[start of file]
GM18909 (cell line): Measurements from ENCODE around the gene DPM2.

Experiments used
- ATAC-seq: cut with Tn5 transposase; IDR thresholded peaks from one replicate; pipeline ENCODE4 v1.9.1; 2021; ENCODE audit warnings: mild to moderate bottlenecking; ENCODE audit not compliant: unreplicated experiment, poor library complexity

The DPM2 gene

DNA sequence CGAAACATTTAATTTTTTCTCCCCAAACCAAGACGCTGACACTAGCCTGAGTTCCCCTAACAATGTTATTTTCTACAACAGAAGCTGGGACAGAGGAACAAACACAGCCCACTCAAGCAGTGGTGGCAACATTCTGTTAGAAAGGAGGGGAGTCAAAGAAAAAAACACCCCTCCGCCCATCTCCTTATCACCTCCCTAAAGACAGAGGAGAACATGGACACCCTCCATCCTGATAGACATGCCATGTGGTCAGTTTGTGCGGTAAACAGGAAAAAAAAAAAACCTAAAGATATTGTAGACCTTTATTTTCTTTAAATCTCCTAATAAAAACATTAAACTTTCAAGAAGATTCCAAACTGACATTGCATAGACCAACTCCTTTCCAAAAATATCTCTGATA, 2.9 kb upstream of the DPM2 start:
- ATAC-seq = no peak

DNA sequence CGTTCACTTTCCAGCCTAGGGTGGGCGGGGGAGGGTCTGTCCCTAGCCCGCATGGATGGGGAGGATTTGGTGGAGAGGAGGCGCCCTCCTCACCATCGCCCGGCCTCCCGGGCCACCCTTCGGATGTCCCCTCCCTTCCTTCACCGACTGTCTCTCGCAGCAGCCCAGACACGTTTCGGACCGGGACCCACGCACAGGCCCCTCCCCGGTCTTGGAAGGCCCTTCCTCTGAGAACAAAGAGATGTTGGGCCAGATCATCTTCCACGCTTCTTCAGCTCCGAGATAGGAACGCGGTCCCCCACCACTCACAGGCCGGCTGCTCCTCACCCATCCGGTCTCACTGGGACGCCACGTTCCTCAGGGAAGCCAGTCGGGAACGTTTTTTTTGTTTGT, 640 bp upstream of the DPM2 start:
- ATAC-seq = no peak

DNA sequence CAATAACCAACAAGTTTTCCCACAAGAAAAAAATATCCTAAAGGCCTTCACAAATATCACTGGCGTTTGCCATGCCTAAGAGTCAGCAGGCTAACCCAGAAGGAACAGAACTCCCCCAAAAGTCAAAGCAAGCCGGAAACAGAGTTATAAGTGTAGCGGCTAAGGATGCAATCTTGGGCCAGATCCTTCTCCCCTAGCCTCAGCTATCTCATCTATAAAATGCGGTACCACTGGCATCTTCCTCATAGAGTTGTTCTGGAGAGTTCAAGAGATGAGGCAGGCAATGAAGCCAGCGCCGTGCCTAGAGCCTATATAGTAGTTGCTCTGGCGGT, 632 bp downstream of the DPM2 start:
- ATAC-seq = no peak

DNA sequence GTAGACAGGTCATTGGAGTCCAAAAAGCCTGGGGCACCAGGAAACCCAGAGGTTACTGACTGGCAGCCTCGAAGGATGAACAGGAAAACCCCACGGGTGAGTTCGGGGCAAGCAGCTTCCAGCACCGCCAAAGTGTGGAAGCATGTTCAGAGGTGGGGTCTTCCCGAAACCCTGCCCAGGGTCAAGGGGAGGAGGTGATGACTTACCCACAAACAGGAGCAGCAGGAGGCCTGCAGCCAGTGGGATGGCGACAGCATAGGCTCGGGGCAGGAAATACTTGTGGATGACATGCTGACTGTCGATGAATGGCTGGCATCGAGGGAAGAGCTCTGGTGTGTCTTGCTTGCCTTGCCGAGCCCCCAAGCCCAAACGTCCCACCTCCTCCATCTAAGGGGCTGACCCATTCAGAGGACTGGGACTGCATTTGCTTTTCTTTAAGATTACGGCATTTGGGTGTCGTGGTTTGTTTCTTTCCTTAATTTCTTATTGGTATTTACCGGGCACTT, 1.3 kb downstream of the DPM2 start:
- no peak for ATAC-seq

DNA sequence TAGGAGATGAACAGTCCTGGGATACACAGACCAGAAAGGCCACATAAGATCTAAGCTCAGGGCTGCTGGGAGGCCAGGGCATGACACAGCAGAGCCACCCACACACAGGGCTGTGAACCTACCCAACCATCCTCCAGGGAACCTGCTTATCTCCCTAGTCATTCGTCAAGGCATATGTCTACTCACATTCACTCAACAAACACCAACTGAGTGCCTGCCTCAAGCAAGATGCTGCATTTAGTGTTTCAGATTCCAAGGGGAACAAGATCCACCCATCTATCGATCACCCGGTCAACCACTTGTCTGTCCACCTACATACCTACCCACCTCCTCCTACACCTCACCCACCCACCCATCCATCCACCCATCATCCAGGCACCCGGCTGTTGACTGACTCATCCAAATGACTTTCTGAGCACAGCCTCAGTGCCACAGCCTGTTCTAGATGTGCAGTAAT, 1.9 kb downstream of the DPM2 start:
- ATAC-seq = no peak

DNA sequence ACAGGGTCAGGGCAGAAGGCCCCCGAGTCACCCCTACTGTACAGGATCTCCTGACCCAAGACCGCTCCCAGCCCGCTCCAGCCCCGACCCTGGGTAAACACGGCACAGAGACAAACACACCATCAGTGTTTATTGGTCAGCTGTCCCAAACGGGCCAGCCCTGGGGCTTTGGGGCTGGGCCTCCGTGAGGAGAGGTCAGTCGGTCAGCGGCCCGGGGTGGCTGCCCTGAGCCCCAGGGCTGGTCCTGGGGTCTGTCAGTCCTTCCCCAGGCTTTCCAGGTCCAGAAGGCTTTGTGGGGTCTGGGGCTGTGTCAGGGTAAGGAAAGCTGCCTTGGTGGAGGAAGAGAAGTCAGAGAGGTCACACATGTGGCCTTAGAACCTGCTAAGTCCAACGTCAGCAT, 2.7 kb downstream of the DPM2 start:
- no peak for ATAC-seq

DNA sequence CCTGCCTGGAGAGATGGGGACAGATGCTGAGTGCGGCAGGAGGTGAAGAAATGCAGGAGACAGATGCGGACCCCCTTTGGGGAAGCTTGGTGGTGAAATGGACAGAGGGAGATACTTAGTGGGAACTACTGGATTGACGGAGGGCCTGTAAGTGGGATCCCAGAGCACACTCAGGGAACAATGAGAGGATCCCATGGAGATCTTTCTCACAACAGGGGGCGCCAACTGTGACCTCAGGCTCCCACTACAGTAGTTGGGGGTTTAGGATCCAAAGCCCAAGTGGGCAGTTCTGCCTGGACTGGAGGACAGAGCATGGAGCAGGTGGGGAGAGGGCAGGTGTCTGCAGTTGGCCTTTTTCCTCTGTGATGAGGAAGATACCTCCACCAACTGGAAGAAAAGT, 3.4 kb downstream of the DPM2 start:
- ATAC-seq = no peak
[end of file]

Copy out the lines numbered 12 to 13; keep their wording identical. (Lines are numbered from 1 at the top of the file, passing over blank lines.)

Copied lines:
- no peak for ATAC-seq

DNA sequence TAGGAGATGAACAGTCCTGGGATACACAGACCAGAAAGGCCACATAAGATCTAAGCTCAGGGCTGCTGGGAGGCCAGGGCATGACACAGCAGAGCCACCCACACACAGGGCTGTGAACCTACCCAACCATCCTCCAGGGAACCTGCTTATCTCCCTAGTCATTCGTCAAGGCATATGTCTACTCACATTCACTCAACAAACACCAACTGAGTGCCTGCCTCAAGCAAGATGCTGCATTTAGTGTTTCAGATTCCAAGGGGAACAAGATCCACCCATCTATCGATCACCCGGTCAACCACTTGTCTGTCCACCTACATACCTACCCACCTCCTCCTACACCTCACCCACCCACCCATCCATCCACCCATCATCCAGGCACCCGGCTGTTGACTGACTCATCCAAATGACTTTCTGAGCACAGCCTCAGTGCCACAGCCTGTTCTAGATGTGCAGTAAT, 1.9 kb downstream of the DPM2 start: